(2012)

Critic Reviews

86

Metascore

Based on 44 critic reviews provided by Metacritic.com
100
The movie is grand and immersive. It plugs us into the final months of Lincoln's presidency with a purity that makes us feel transported as though by time machine.
100
The experience of watching Daniel Day-Lewis in this role is nothing less than thrilling. This is Lincoln. No need for a time machine, there he is.
100
Mr. Day-Lewis works famously, and phenomenally, from the inside out. The mystery at the core of his gorgeous performance, which is enhanced by Mr. Kushner's script, has to do with his masterly grasp of Lincoln's quicksilver spirit.
100
Rarely has a film attended more carefully to the details of politics.
90
There is nothing bravura or overly emotional about Spielberg's direction here, but the impeccable filmmaking is no less impressive for being quiet and to the point.
90
This is Day-Lewis' movie, and he does with the meditative inner stillness of his character a wonderful thing - he finds a type of heroism that runs counter to all of the usual showy movie signifiers of such a quality.
88
The result, glitches and all, is a great American movie.
88
Through this very specific look at a critical time in Lincoln's presidency, Kushner, Spielberg and Day-Lewis work together to present an honest look at America's most revered statesman. Kushner finds an artful way to weave in the texts of the Gettysburg Address and the 13th Amendment, as well as a creative way to present Lincoln's assassination.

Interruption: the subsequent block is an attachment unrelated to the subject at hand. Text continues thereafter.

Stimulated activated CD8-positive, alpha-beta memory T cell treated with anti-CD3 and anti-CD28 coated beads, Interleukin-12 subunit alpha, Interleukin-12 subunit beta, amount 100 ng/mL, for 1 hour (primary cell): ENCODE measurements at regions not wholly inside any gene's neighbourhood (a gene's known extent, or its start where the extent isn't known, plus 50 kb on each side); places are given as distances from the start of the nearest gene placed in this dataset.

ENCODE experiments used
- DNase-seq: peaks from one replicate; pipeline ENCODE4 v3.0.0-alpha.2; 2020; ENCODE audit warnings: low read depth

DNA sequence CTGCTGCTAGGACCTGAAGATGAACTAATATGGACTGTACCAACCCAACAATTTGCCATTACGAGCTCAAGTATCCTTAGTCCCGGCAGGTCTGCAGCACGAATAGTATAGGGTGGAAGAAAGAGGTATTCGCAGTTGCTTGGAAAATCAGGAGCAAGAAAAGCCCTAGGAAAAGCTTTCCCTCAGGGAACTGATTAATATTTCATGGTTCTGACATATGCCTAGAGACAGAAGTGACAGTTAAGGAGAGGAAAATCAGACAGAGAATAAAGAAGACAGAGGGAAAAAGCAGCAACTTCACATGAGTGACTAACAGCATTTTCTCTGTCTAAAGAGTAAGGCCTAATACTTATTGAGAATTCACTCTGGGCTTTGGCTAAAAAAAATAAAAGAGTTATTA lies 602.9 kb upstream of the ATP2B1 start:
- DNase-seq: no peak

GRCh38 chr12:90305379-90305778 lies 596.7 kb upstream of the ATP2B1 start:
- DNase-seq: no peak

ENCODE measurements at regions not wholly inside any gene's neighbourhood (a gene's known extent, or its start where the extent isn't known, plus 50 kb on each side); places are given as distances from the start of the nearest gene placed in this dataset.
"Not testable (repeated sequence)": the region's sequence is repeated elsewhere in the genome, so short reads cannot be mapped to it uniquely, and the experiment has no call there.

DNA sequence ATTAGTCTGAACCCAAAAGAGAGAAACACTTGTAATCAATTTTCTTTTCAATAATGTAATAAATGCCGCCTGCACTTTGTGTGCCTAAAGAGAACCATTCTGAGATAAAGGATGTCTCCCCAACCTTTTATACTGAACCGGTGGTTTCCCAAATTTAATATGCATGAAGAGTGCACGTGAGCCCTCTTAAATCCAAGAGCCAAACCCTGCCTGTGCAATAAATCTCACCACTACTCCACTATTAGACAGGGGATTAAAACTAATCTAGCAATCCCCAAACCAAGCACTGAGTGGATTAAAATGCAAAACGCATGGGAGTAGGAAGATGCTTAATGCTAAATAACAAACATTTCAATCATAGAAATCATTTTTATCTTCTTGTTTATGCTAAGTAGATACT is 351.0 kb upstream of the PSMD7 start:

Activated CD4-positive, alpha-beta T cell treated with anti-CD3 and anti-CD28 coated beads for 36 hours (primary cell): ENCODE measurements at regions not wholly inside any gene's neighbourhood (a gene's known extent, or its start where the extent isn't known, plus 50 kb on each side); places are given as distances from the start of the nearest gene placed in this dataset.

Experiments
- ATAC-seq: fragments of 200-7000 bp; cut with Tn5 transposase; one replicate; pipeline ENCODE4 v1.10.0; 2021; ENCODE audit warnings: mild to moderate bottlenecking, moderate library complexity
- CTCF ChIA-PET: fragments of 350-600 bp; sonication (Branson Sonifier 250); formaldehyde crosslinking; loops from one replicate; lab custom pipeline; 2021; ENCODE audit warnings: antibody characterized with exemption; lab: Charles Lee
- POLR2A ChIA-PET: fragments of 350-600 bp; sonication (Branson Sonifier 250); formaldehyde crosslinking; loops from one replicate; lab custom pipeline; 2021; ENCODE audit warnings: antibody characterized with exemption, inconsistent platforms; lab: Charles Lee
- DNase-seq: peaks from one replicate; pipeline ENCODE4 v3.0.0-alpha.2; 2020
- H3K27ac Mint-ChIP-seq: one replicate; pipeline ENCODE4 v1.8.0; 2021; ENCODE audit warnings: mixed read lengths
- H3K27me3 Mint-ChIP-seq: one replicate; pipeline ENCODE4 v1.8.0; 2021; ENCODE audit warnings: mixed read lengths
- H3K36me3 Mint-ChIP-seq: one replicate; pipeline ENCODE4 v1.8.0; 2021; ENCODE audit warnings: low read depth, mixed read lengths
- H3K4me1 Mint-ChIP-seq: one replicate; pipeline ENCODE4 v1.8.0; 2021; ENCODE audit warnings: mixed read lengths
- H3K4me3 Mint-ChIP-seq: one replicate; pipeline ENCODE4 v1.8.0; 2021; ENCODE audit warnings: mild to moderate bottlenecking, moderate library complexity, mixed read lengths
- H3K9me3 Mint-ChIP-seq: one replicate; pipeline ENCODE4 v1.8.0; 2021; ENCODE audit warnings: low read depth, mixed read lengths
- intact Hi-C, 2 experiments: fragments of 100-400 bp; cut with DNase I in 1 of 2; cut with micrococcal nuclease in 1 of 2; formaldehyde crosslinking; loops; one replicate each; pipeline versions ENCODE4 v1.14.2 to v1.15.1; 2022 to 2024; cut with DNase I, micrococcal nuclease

88
Never mind a few misguided casting choices; Lincoln is exceptionally good, elevated by a preternatural star turn, and by the energy and invention its director displays in telling a story that doesn't rely on action and special effects.
80
The history lesson in Steven Spielberg's austere, engrossing Lincoln is less about the revered President himself but his method for justice.
80
Tony Kushner's densely packed script has been directed by Spielberg in an efficient, unpretentious way that suggests Michael Curtiz at Warner Bros. in the 1940s, right down to the rogue's gallery of great character actors in a multitude of bewhiskered supporting roles backing up a first-rate leading performance by Daniel Day-Lewis.
80
This Lincoln isn't an abstracted, infallible ideal, but rather a deeply conflicted, often lonely leader simply trying to do the right thing - even if that means few wrong things along on the way.

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